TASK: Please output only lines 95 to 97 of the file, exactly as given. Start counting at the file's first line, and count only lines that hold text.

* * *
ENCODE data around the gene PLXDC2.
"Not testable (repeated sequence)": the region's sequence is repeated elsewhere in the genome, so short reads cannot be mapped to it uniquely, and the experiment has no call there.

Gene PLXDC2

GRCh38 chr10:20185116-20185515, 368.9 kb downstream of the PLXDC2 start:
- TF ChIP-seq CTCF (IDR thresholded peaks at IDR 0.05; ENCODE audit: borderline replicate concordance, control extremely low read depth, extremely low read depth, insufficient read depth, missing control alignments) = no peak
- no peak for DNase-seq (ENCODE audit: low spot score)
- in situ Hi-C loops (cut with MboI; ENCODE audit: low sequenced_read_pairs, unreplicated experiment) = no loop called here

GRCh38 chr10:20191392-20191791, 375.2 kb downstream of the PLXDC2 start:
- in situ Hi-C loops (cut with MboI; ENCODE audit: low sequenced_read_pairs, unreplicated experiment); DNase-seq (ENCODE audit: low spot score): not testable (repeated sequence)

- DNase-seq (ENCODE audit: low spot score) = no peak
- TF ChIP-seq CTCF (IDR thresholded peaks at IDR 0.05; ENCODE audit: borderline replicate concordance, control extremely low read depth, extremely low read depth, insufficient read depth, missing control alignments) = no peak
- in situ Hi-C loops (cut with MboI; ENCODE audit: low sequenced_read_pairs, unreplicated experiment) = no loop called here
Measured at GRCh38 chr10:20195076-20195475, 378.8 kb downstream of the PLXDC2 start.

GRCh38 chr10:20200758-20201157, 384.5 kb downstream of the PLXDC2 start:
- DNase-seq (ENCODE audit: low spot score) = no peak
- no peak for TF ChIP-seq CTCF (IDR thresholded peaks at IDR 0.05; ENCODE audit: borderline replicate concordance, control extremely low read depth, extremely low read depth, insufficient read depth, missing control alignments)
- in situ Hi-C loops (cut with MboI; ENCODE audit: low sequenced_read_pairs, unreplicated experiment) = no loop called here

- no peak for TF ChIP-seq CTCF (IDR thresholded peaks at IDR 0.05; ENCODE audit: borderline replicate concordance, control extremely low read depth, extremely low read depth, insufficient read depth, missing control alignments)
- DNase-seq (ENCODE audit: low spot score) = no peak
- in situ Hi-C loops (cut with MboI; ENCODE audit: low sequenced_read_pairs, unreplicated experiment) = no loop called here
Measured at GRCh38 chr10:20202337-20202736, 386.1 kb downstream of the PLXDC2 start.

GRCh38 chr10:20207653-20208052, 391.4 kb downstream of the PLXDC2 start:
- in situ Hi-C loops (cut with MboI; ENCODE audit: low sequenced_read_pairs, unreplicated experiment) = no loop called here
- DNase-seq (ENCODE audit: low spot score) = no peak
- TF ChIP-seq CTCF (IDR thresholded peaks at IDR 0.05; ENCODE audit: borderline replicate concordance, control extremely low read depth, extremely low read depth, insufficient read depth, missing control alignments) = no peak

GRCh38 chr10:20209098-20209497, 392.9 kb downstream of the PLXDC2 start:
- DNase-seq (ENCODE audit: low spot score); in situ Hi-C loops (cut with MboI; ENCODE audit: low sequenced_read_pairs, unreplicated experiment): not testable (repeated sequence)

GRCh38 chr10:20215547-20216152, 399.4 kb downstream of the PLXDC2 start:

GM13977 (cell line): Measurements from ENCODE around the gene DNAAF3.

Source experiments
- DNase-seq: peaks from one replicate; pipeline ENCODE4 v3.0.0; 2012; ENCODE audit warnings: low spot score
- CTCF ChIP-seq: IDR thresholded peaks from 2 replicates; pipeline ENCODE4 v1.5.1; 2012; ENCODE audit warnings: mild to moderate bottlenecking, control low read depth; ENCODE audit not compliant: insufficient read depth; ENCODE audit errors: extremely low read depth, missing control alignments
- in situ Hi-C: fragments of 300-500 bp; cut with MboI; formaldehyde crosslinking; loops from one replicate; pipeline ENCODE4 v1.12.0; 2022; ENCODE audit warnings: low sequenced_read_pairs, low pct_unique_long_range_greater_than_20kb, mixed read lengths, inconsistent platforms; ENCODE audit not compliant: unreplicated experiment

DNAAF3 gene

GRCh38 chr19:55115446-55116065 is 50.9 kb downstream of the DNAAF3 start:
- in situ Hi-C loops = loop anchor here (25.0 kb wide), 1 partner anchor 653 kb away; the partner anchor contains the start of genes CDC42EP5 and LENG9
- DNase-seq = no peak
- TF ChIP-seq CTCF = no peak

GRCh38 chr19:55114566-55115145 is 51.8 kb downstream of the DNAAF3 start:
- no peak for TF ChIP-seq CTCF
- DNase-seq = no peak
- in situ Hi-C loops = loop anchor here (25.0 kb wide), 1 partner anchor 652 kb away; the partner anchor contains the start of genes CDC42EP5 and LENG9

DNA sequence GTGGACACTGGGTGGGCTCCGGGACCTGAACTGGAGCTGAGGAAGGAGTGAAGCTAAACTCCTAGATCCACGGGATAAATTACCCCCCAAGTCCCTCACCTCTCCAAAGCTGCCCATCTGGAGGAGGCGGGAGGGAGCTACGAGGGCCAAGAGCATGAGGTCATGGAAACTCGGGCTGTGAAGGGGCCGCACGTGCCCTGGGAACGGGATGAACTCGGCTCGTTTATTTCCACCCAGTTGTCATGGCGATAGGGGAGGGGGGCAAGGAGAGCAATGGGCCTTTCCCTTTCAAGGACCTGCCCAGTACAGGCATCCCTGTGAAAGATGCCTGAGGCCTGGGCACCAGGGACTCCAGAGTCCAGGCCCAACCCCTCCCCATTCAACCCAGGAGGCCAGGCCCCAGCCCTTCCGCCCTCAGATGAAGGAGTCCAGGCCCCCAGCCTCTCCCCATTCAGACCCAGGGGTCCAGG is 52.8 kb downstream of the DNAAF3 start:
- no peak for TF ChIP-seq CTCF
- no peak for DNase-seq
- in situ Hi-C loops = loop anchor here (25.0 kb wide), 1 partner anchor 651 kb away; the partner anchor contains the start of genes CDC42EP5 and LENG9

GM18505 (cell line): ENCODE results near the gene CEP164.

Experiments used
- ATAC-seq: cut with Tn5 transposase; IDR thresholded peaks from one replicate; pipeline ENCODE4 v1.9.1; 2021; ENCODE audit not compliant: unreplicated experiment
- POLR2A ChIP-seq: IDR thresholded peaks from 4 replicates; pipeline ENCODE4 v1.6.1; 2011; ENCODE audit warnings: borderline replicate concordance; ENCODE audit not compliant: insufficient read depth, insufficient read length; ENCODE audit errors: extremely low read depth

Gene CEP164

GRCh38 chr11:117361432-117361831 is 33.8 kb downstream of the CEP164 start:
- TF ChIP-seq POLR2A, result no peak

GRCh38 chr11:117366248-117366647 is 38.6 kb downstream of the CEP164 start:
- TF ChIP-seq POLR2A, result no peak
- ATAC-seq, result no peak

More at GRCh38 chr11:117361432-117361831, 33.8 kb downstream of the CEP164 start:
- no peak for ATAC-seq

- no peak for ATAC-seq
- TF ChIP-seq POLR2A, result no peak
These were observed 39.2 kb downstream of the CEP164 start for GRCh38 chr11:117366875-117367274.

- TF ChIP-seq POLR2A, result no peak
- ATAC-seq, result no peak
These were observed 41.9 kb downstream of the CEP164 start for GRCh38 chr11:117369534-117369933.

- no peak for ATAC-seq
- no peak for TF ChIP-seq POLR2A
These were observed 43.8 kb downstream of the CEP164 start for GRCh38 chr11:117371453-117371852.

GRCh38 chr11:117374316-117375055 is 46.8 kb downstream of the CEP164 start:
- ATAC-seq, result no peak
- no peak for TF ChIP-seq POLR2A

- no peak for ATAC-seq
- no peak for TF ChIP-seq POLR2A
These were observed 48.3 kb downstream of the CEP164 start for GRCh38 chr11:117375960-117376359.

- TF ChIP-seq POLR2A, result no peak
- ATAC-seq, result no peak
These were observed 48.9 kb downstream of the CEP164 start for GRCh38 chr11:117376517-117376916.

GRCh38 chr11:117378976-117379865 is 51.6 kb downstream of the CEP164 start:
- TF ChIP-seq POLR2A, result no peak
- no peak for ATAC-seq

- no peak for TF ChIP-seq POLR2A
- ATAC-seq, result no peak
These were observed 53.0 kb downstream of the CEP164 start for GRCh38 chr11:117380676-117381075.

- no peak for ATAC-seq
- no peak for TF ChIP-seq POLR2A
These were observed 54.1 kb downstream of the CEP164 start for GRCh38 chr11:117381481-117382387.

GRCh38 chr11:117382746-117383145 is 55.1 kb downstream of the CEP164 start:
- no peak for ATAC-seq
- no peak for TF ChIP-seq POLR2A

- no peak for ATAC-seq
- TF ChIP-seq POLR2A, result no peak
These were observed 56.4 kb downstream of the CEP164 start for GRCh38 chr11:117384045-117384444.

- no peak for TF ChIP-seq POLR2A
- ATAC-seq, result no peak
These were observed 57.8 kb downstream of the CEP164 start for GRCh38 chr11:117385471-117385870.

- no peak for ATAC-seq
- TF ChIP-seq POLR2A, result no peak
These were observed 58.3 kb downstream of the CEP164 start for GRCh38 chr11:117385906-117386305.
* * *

- no peak for ATAC-seq
- TF ChIP-seq POLR2A, result no peak
These were observed 58.3 kb downstream of the CEP164 start for GRCh38 chr11:117385906-117386305.